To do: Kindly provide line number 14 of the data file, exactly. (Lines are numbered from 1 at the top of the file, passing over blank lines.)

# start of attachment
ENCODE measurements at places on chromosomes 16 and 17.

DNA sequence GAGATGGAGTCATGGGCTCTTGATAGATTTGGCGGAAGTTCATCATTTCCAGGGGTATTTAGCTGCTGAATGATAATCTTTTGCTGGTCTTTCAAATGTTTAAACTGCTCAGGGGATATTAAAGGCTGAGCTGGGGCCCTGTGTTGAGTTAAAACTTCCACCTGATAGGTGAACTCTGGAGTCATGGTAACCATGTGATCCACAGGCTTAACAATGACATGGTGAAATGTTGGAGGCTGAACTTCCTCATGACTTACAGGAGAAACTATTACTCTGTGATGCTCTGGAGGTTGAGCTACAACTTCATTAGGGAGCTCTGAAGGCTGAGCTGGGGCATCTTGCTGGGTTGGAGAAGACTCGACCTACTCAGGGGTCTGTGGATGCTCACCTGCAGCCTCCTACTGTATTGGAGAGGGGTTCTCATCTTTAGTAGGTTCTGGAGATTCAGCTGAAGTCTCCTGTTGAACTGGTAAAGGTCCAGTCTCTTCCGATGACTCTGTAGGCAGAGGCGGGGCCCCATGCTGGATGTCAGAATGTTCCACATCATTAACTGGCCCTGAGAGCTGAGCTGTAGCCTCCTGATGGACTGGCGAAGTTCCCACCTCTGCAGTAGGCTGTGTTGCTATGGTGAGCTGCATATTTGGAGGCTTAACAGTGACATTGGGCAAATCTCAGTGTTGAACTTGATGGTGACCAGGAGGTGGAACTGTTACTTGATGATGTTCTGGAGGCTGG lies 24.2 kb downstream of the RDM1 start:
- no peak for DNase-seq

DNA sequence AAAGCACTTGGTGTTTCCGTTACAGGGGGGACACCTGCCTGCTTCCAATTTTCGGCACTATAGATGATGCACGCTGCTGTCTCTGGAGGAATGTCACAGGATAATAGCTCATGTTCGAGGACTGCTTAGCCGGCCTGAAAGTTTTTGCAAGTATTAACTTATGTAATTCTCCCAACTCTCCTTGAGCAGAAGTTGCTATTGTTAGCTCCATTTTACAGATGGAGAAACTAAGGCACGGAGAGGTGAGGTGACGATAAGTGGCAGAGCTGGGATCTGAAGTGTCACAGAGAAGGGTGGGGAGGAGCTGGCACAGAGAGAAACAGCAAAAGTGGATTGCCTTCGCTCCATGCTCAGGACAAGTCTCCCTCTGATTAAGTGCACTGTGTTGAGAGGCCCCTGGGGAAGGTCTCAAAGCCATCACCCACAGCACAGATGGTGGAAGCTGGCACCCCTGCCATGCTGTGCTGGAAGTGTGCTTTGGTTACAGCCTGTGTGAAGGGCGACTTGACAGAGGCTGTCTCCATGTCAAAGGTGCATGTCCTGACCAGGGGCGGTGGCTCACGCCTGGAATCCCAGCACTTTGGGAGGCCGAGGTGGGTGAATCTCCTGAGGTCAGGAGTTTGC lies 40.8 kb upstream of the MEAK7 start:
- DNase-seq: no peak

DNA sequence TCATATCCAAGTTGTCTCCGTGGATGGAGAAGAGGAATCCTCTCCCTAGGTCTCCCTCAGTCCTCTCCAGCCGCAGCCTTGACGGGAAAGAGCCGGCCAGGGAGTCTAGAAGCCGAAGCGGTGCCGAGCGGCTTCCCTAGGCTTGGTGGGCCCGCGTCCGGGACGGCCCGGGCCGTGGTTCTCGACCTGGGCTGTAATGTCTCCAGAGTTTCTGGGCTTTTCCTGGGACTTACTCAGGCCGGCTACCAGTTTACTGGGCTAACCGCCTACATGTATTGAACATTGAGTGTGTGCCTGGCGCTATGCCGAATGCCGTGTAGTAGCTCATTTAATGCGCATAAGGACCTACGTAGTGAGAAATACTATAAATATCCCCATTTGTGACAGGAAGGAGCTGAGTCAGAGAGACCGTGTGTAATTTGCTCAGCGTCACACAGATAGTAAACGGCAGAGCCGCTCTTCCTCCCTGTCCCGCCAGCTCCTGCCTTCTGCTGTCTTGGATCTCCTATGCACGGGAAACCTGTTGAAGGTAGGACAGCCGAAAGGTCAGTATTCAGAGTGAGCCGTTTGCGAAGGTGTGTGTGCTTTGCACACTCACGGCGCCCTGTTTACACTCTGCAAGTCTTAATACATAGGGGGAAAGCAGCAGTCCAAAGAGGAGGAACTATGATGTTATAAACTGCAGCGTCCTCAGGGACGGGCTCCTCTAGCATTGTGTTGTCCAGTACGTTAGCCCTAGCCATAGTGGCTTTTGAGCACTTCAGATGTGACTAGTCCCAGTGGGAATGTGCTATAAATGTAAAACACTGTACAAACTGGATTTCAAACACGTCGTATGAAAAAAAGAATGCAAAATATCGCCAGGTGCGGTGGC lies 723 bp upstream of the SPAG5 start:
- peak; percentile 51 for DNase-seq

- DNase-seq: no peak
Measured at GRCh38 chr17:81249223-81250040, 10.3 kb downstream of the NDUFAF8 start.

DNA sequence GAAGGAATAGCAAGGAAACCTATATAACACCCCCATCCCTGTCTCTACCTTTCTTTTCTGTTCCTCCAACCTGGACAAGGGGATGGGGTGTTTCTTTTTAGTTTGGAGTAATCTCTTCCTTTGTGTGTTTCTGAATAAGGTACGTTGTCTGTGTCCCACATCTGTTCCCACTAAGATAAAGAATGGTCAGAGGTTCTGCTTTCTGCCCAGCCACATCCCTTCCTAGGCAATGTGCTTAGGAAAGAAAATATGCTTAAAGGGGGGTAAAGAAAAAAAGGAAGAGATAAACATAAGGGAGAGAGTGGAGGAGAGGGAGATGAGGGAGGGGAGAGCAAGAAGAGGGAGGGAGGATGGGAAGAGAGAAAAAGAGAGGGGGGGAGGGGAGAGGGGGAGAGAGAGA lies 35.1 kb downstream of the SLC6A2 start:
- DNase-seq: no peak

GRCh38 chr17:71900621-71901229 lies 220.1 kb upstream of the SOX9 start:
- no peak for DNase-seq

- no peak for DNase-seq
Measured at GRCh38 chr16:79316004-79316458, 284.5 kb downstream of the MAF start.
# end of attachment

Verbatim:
- no peak for DNase-seq